Grove City College students captured the first and third spots for best undergraduate student research posters at the at the American College of Sports Medicine Mid-Atlantic Regional Conference in Lancaster, Pa.
A group of Grove City College Exercise Science students attended the professional conference, which is held annually and covers a variety of research topics in health and fitness. Five presented research posters judged against those of a hundred other students from Delaware, Maryland, New Jersey, New York, Pennsylvania, West Virginia and Washington, D.C.
“For Grove City College Exercise Science students to place first and third overall is a very prestigious accomplishment and I think speaks volumes in regard to the quality of our students and program,” said Professor Dr. Philip Prins, department chair.
Makenna Isles, a junior exercise science major from Grove City, won the competition with her poster titled “Effects of slow breathing technique during inter-set recovery on power performance in the barbell back squat.” Isles conducted a study to find out whether normal breathing style – 4 second inhale, 7 second hold, 8 second exhale – influenced peak and average power and bar velocity. The breathing technique did not make a difference in peak and average power and bar velocity, but the research indicated there was some increase in heart rate recovery with a slow breathing technique.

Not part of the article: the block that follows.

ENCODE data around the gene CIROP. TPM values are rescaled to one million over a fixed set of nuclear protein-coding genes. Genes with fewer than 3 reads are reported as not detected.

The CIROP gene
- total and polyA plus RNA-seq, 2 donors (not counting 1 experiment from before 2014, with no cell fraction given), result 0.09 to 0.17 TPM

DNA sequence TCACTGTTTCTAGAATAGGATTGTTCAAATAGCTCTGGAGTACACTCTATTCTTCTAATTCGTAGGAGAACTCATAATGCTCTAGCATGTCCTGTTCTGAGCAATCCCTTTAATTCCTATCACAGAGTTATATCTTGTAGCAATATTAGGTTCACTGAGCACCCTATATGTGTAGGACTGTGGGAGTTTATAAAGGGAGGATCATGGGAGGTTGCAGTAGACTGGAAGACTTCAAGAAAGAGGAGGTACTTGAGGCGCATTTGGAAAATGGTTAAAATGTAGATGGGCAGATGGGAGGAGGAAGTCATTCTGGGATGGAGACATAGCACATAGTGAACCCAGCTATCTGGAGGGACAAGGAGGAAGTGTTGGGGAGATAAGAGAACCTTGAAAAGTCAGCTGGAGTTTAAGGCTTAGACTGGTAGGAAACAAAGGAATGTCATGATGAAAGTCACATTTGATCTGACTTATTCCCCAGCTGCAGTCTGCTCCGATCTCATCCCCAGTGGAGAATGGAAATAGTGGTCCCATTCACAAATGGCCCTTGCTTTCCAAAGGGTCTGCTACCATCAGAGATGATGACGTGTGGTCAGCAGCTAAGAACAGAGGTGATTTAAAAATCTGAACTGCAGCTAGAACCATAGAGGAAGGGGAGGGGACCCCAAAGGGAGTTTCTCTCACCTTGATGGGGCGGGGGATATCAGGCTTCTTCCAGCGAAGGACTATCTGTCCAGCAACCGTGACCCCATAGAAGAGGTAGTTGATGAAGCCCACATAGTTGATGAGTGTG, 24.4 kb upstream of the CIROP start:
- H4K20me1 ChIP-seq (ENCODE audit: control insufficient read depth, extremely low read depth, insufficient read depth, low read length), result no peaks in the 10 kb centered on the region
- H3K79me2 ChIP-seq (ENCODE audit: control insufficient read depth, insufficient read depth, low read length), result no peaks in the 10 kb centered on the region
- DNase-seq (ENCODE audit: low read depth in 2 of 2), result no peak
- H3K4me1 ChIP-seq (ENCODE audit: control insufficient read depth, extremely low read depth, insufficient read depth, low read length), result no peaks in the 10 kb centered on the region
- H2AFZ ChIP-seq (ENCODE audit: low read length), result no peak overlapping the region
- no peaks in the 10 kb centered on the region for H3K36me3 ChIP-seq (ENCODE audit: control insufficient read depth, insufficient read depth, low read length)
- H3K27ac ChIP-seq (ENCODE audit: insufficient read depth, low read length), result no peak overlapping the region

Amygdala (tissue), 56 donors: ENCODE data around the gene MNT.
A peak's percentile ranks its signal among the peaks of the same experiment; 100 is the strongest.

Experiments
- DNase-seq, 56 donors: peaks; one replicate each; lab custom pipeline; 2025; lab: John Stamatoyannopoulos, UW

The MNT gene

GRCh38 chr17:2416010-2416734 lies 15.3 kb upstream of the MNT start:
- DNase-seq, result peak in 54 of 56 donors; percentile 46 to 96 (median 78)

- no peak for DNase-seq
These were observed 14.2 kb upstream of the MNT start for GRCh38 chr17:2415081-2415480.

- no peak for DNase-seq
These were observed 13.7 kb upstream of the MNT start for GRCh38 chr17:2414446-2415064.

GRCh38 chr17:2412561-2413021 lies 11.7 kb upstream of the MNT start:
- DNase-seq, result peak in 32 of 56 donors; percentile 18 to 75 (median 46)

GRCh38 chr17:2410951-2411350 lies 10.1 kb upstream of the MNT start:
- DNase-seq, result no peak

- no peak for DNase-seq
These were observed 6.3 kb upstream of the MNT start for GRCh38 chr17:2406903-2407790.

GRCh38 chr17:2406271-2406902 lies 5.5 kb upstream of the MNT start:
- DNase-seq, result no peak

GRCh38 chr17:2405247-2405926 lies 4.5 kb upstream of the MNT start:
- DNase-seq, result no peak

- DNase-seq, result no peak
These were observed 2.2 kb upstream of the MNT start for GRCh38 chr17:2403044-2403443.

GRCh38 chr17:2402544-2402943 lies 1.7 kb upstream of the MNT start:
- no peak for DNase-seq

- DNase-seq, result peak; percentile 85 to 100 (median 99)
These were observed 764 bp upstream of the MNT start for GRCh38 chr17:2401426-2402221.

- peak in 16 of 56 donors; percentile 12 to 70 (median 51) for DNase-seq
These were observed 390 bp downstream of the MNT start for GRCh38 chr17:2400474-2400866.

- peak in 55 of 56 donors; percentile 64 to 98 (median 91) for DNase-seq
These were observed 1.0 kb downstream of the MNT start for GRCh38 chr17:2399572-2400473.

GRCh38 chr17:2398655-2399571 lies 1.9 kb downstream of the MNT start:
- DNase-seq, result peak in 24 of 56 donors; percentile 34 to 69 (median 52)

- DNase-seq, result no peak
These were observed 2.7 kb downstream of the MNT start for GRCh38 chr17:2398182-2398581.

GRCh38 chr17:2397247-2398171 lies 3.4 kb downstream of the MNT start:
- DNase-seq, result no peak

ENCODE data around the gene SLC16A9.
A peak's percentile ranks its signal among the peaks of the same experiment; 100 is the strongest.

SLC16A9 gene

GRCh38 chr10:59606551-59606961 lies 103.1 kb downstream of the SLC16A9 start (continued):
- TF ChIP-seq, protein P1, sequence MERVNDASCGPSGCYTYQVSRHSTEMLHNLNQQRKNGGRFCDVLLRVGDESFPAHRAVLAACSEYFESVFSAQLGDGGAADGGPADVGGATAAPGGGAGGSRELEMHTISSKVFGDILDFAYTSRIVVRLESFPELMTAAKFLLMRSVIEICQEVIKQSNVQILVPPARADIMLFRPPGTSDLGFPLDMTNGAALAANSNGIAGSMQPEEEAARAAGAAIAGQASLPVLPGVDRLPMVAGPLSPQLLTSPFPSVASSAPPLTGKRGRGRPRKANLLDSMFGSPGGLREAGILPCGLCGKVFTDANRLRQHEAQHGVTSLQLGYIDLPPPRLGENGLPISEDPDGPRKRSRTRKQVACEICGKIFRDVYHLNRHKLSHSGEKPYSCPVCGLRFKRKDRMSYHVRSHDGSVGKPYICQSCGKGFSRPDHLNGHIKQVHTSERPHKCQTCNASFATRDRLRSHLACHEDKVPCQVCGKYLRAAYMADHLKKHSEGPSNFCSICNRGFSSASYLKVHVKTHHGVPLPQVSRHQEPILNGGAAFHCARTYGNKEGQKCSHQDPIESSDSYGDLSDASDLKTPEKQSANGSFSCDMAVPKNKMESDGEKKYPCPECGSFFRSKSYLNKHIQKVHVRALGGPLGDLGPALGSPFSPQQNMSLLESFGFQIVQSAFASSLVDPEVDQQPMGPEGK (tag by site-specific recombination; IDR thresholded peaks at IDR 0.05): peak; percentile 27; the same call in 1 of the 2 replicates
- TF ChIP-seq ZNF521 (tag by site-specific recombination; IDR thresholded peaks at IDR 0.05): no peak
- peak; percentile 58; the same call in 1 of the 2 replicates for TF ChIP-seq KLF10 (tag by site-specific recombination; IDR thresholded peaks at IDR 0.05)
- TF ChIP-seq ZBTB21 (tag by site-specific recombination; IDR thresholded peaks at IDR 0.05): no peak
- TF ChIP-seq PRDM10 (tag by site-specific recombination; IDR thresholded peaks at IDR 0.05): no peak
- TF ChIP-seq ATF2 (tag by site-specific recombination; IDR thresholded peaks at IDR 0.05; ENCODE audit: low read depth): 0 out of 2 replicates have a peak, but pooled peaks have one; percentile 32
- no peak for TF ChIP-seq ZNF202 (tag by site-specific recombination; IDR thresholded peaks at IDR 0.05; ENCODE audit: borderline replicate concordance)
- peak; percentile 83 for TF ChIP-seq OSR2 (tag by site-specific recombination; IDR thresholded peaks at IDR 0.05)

“I really enjoyed the conference,” Isles said. “I attended several lectures, met students from other schools, and had great discussions while at the poster presentation.”
Meghan Hudson, a junior exercise science major from Northumberland, Pa., placed third with her poster “The effects of cellphone usage on cognitive function in college-aged individuals.” The poster explained the condition of nomophobia, a dependency syndrome, and how it affects cognitive function in college-aged individuals.
The experience provided Hudson an “opportunity to present research at a professional conference, interact and connect with professionals within the health and wellness field, and display her knowledge and skills in conducting research,” said Dr. Dana Ault, associate professor of exercise science.